The CIPD reported last week that Londoners who work flexibly are happier, less stressed and enjoy a better work life balance. According to the report, 69% employees living in London who work flexibly report they are satisfied or very satisfied with their jobs, compared to 52% of employees that don’t work flexibly. The respondents cited key benefits of flexible working including a better work-life balance (53%), less time spent commuting (32%), reduced stress (30%) and improved productivity (30%).
As Londoners spend an average of 47 minutes travelling to work each way compared to the national average of 31 minutes, they are travelling further and working longer hours in any ‘typical’ week than workers across the UK. No wonder they feel the benefits of flexible working more keenly than people living elsewhere.
Clearly, Londoners stand to benefit most from flexible working but companies everywhere can realise benefits by embracing flexible working. People feel happier and less stressed if they can work more flexibly. It not only reduces commuting times but can allow parents to take their children to school once in a while, or visit an elderly parent or simply find time for a dental check up in their lunch break – all the while being more productive.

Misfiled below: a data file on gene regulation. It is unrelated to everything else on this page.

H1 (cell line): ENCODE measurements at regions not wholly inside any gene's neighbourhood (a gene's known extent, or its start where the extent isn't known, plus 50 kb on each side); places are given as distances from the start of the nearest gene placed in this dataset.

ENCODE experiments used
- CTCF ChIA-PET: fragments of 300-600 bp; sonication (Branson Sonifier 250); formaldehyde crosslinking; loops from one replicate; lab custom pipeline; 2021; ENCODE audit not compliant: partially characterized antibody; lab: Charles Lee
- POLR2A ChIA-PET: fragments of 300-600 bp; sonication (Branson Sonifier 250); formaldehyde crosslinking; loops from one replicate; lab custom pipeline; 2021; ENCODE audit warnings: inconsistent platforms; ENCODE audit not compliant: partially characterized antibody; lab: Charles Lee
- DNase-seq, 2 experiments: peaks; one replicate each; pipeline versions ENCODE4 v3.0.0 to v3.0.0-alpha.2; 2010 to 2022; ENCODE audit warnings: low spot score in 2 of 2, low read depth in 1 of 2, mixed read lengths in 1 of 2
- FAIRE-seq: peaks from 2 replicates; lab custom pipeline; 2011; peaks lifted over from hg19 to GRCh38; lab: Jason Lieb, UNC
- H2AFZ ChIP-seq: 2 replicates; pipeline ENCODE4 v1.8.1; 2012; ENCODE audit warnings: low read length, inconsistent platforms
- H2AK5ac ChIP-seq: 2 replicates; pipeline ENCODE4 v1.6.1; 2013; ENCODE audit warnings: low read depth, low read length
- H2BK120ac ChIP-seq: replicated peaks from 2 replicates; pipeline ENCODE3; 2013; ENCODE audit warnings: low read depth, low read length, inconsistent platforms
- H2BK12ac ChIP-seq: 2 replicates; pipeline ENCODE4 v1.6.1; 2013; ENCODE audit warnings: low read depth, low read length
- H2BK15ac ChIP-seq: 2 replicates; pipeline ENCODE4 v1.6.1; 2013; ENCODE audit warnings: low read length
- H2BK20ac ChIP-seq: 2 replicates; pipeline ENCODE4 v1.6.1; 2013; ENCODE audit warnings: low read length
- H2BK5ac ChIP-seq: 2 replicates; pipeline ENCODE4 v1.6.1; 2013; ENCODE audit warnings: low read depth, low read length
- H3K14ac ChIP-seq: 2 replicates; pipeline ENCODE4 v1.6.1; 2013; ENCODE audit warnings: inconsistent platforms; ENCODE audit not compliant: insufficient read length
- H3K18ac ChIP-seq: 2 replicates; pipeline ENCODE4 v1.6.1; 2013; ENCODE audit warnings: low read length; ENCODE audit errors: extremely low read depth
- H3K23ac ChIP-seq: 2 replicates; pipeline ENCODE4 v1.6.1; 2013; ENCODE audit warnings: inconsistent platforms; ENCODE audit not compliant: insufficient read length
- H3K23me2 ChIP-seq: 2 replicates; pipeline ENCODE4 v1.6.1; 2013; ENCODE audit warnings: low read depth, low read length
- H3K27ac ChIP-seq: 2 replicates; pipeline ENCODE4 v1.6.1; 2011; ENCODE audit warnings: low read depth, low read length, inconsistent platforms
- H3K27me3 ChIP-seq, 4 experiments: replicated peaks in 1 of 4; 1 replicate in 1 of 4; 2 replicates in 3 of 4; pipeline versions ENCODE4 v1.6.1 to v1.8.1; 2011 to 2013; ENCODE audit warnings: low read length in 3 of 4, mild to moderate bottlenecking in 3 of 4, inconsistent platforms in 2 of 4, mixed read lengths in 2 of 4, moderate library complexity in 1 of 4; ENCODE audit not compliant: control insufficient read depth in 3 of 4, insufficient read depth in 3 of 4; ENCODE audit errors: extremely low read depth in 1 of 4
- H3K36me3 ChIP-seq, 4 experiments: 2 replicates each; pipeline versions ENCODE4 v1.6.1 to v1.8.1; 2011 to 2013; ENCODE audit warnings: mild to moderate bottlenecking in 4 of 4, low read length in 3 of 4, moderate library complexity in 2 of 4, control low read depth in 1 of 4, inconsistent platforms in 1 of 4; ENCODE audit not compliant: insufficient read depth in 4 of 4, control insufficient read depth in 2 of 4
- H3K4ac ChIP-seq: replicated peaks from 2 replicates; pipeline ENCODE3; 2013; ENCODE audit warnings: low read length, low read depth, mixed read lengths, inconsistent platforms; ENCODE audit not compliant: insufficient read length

Yet some businesses are still reluctant to fully embrace flexible working in their culture. A government report last year highlighted that whilst 97% of companies offer some form of flexible working, including job sharing, the take up was minimal. This suggests that companies are not truly embracing flexible working and embedding it in their culture.
Today most people have Wi-Fi and smart phones and can work as seamlessly at home as in the office – but businesses still need robust systems to manage flexible working too in the same way they would manage paternity leave or sickness absence. They need visibility of where people are at all times, to be able to set up meetings remotely and ensure that when people say they are working, they are available. For businesses to benefit too flexible working has to be fully supported by technology as part of a strategic plan.
By Adrian Lewis, Director of Activ Absence